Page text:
I remember a lovely quaint house with a stairs going downwards inside the front door. A woman called Mrs Craven lived in the largest house in The Buildings. She was involved in the ICA but I didn’t know her. I remember the Kelly children playing in the garden. They were a little younger than me but they were always friendly and I know there was always music in their house. His Dad drove a lorry and dealt in sheep and cattle. He had a word for everyone and was very popular. Nurse Kelly was known far and wide as a midwife and was very highly regarded for same. It was interesting, in the book, to see her work from the children’s point of view. I don’t suppose anyone wondered who would mind her four children when she was with an expectant mother and their Dad was working away from home. His Aunt Kitty got great love and well deserved praise from Ray. I just remember her as a quiet woman who loved to go to Bingo and was a regular on the Bingo bus with my own aunt!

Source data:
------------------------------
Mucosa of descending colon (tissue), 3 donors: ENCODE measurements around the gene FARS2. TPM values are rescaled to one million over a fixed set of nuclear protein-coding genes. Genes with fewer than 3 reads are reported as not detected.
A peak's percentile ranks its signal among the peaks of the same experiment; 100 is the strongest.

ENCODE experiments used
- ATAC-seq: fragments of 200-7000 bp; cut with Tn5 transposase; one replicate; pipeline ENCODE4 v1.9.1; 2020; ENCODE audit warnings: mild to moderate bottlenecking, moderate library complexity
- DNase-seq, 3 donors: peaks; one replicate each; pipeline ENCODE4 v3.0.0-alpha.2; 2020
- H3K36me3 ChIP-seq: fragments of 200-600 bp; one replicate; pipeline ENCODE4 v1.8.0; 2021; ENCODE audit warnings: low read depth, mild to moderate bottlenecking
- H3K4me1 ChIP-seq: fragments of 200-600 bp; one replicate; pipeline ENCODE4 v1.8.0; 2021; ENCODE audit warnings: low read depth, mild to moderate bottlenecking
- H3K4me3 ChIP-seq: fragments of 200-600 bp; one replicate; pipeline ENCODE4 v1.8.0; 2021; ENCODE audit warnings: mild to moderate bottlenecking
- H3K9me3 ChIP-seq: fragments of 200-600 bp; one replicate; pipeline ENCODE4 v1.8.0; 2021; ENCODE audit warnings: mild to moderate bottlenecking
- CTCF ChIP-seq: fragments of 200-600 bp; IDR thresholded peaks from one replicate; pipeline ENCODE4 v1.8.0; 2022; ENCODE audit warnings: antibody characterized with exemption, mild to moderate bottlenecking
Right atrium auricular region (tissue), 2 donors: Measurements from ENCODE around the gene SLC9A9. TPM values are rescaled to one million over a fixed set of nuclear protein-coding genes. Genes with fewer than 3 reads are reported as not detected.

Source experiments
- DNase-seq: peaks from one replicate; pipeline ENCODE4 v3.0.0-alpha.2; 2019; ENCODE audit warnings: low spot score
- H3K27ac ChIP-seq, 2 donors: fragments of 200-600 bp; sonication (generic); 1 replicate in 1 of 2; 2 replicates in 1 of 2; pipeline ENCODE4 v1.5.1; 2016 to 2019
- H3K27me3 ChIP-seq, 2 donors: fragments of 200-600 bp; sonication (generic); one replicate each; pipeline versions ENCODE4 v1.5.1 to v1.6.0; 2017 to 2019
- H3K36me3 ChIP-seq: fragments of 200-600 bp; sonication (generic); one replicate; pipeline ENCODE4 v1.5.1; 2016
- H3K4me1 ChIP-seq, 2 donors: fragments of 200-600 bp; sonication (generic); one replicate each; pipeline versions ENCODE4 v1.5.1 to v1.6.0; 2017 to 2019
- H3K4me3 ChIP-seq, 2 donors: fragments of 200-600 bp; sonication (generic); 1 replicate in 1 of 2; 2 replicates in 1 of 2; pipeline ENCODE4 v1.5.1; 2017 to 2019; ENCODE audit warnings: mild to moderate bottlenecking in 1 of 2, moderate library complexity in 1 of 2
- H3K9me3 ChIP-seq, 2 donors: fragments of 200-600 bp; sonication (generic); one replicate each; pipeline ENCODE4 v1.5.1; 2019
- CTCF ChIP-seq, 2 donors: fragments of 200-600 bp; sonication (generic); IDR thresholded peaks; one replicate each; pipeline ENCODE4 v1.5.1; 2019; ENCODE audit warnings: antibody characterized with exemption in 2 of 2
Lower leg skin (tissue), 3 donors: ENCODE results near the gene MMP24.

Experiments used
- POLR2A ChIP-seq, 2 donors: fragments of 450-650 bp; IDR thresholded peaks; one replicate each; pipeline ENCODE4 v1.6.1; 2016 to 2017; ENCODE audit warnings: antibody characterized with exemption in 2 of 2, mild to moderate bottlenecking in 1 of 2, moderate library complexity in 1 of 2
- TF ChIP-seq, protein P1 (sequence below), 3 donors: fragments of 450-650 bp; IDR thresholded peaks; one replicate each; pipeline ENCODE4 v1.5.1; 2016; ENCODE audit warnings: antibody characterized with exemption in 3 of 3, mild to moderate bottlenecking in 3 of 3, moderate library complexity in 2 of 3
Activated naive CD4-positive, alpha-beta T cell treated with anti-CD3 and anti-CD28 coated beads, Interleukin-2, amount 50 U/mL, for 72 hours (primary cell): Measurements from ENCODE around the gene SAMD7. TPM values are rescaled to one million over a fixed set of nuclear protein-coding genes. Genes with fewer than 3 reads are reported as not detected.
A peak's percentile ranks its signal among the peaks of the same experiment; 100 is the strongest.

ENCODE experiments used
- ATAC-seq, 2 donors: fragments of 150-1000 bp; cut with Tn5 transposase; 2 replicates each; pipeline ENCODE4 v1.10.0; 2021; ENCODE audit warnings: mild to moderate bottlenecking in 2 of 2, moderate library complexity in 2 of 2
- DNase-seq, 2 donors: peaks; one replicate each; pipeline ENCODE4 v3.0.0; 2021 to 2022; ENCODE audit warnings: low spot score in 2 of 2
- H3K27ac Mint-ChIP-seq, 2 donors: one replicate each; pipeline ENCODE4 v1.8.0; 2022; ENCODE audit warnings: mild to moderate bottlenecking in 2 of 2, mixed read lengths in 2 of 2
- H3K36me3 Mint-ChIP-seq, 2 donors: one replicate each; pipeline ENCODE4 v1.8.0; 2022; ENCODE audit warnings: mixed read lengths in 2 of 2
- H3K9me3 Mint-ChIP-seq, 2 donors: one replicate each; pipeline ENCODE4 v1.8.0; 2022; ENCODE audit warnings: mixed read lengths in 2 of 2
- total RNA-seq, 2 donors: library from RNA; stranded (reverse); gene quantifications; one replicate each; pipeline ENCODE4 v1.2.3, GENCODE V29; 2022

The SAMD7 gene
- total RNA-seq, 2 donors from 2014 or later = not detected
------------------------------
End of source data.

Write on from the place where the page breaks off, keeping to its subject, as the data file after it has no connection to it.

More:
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Walking the stream at Ballinagar and district by John Malone

 

Ballinagar village is in the townland of Ballinagar. A small stream borders Ballinagar from its neighbouring townlands. For this article I walk along this stream to see what it can tell us about the past.

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The stream as it flows through the scrub.

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At Ballymooney bridge the stream enters the Tullamore river. The road here is called the Killeigh road. Over the years various road improvements and land reclamation works have changed this area completely. Before the late 1700s the stream entered the Tullamore River nearer to Ballycrumlin. A new road was constructed between Killeigh and Daingean and the Ballycue stream as it was known became a road drain. In 1808 local landowner’s Rev John Webb, Daniel Commins, James Digan and Rich Cleary got grants to work on drains between “the new bridge and where the old stream of Ballycue had been turned into a road drain” They also had to build five gullets or channels for water between Ballinagar and Ballina. William Steuart Trench who managed the Digby estate from 1857 to 1871 saw the potential of the land here and undertook a huge drainage scheme and redesigned the field system around Ballymooney House. He remarks after his drainage scheme that “land in Ballinagar that had previously lain in permanent water, where cattle were in constant danger of drowning were now good areas of pasture .”